No prospect of sewerage
connection for Hartley residents

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The extension of the existing Carrick-on-Shannon Public Sewerage service has to be extended to include over 50 homes in the Hartley area of the County Town before issues arise with septic tanks, a local councillor has warned.

The extension of the existing Carrick-on-Shannon Public Sewerage service has to be extended to include over 50 homes in the Hartley area of the County Town before issues arise with septic tanks, a local councillor has warned.

Speaking at the recent Carrick-on-Shannon Municipal District Meeting, Cllr Finola Armstrong-McGuire urged the Council to put a proposal forward allowing for the existing town sewerage scheme to be extended to cover the Hartley area.

Pointing out that there were more than 50 homes in this area, located only a short distance from the Shannon River, Cllr Armstrong-McGuire stressed that this was an opportunity for Irish Water to invest in the provision of much needed services before an issue arose with one of the septic tanks in the area. She said there was a genuine concern that septic tanks could potentially cause an environmental problem if connections were allowed.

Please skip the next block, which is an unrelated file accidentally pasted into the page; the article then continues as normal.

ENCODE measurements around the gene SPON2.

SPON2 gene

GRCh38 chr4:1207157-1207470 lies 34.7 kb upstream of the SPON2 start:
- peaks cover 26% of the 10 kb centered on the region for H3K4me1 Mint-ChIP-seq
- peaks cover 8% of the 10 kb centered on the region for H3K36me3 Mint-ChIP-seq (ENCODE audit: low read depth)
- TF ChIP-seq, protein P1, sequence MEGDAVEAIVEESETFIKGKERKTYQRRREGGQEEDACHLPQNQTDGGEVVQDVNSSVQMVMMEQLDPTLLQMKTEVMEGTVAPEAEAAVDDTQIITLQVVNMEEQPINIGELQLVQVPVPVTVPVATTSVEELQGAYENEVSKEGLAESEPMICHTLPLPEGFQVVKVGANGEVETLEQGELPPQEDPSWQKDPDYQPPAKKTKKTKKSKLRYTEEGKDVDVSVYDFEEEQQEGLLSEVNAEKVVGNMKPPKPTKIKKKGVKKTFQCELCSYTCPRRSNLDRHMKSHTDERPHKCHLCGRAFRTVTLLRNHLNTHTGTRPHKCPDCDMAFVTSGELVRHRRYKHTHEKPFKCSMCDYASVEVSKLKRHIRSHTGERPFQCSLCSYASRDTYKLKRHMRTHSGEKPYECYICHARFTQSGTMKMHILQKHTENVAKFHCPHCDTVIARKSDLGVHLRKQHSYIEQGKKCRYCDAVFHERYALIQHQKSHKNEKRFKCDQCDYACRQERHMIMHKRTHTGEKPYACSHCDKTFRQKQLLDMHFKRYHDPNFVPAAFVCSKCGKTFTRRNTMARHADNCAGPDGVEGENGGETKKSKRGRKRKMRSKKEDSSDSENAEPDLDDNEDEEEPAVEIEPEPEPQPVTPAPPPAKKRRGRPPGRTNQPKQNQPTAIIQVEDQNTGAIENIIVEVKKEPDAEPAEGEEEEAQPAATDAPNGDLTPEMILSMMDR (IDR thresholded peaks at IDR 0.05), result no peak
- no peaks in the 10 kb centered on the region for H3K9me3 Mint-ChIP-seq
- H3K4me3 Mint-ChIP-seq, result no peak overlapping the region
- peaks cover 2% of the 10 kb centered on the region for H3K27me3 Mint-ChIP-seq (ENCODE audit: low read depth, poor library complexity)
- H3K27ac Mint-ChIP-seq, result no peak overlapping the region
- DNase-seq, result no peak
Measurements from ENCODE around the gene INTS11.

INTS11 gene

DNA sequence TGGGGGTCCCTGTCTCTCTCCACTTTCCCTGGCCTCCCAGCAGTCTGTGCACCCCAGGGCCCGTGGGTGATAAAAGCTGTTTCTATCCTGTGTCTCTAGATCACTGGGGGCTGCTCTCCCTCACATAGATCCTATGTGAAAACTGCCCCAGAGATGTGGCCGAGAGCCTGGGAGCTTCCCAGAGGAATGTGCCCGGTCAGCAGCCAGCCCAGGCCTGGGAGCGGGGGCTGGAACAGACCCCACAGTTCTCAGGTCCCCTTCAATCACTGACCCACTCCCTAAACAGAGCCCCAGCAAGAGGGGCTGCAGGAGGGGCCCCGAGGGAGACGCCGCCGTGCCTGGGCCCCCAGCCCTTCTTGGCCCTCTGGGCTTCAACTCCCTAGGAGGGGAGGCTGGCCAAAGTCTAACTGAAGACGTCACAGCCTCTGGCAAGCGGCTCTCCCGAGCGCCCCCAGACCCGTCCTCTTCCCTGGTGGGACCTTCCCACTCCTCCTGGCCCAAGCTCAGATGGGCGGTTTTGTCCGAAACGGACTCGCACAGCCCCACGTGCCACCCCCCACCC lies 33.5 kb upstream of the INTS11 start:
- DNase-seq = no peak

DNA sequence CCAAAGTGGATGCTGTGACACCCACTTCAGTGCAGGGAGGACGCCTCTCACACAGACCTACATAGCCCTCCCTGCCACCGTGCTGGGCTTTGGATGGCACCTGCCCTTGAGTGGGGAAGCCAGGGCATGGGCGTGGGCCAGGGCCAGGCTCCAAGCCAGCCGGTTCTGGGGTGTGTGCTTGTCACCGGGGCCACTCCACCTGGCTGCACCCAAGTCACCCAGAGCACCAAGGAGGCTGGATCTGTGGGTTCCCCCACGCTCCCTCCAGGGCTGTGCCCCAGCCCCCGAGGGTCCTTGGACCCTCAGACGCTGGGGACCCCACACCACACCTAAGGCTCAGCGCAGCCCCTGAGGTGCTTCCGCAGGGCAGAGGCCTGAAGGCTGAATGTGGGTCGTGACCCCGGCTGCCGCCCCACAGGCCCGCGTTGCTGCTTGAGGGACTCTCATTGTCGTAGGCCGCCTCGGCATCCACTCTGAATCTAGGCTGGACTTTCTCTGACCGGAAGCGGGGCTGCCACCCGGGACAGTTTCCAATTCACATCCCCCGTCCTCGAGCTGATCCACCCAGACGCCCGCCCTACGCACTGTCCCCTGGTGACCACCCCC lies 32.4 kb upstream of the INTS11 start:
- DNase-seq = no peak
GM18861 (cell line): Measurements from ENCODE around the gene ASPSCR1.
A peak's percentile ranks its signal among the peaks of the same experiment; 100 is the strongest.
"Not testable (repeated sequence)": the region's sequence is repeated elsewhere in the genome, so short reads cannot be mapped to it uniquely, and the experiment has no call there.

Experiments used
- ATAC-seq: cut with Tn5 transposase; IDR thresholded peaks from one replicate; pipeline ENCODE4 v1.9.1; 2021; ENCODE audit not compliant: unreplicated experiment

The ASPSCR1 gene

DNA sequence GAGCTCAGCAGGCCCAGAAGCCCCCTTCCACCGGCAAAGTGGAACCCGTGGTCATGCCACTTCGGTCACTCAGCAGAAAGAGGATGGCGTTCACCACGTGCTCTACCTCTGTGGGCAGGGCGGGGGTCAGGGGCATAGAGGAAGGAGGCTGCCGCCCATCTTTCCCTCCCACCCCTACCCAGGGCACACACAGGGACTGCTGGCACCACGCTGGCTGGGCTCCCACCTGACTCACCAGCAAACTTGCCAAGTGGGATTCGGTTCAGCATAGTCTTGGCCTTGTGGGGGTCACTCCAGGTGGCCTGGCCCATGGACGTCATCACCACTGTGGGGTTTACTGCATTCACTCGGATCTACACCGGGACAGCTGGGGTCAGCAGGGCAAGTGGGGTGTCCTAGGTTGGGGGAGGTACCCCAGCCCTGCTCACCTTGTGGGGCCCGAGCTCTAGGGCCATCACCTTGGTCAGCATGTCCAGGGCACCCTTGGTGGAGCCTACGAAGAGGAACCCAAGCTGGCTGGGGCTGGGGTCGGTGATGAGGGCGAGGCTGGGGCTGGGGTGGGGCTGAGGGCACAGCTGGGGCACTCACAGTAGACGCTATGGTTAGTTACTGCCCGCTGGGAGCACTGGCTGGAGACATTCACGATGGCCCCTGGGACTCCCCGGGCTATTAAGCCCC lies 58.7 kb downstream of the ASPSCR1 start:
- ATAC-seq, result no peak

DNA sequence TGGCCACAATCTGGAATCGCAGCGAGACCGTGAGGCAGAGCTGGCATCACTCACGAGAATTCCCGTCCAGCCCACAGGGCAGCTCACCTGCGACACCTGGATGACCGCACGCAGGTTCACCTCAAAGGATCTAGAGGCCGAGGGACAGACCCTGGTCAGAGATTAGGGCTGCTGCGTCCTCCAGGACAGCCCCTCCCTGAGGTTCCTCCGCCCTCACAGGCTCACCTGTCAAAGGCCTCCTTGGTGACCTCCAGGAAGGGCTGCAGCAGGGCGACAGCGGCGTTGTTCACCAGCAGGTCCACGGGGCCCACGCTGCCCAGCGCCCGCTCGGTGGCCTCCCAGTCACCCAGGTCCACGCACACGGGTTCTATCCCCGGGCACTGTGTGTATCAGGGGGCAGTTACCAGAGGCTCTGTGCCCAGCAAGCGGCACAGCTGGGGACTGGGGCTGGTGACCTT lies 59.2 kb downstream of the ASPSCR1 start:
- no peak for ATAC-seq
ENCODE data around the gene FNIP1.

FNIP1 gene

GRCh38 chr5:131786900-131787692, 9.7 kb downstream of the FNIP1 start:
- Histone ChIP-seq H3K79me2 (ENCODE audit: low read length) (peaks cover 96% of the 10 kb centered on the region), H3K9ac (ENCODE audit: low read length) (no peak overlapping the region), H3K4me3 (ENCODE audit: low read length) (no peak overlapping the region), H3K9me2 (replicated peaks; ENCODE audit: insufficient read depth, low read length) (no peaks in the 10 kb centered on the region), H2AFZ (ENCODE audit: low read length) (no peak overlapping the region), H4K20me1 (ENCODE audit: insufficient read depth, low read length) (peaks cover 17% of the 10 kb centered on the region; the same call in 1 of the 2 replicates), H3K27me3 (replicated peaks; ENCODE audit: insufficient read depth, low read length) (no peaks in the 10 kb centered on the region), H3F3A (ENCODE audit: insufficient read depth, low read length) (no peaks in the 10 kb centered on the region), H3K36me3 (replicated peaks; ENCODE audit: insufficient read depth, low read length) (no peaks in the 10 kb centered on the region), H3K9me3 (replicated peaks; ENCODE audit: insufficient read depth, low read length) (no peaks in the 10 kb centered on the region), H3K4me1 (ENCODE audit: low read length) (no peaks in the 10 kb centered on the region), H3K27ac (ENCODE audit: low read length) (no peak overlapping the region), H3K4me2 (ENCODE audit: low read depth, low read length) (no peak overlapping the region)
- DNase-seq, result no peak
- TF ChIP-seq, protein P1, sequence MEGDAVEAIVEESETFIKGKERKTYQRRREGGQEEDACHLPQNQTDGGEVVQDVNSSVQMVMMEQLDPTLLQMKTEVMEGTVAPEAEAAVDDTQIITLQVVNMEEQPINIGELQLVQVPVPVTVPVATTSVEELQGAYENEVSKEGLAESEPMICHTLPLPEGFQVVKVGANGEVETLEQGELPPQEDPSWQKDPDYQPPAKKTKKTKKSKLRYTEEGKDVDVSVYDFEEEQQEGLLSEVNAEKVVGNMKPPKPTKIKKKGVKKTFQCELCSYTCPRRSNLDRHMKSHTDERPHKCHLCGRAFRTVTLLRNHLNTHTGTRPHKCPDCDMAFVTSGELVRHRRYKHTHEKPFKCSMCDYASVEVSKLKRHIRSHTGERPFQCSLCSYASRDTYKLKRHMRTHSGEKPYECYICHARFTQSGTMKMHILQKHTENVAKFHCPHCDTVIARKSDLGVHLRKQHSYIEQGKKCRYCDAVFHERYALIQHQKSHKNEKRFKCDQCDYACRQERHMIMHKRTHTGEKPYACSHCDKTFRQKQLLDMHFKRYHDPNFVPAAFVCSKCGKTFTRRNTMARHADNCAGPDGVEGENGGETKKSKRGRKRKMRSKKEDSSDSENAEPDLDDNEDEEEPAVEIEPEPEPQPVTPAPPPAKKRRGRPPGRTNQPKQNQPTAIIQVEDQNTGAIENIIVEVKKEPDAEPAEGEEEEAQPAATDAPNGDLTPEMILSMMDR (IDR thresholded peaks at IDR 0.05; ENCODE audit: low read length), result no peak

“The fact is that there are 50 houses who want to join the town sewerage scheme. These homes are located along the Shannon and they are presently serviced by septic tanks. The reality is that sooner or later one of these septic tanks is going to fail and we will face a bigger problem,” she warned.

The Councillor said that local residents were left effectively in limbo since the transfer of water and sewerage services from the Local Authority to Irish Water, noting that, even though residents wish to be connected to town sewerage services they “don’t know what to do or how to go about this.”

“Hartley people have been asking about this for the last 12 months and it is very important that this be addressed as there are over 50 houses involved,” she said.

The Carrick-on-Shannon area councillor added that a number of these houses would be served by septic tanks which were put in decades ago and which, “at that time may have been suitable, but are no longer able to cope with the increased water flow and the use of more detergents and soaps used by modern households.”

Senior Executive Engineer, Billy Lowe, told the meeting that Irish Water had made it clear that they had enough, at present, to deal with in addressing defects in water and sewerage networks they had just taken over around the country.

“They can’t even consider extending the public network, even for sewerage like in Hartley,” he said.

The Senior Engineer added that there would be additional concerns with adding 50 new houses in Hartley to the existing sewerage system from Carrick-on-Shannon because the town’s Water Treatment Plant was “nearly at its limit production wise” .

“Irish Water are quite a distance away from extending any networks,” he stressed.